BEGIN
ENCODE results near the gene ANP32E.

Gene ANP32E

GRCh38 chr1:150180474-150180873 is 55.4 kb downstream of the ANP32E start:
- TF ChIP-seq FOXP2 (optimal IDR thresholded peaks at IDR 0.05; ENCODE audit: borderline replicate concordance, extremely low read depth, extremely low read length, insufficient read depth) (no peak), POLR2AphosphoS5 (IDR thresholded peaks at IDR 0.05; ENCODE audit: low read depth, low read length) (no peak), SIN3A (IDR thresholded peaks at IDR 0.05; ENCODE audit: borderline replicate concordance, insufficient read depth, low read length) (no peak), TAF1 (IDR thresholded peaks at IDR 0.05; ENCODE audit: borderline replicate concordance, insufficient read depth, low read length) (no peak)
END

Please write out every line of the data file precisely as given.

ENCODE results near the gene ANP32E.

Gene ANP32E

GRCh38 chr1:150180474-150180873 is 55.4 kb downstream of the ANP32E start:
- TF ChIP-seq FOXP2 (optimal IDR thresholded peaks at IDR 0.05; ENCODE audit: borderline replicate concordance, extremely low read depth, extremely low read length, insufficient read depth) (no peak), POLR2AphosphoS5 (IDR thresholded peaks at IDR 0.05; ENCODE audit: low read depth, low read length) (no peak), SIN3A (IDR thresholded peaks at IDR 0.05; ENCODE audit: borderline replicate concordance, insufficient read depth, low read length) (no peak), TAF1 (IDR thresholded peaks at IDR 0.05; ENCODE audit: borderline replicate concordance, insufficient read depth, low read length) (no peak)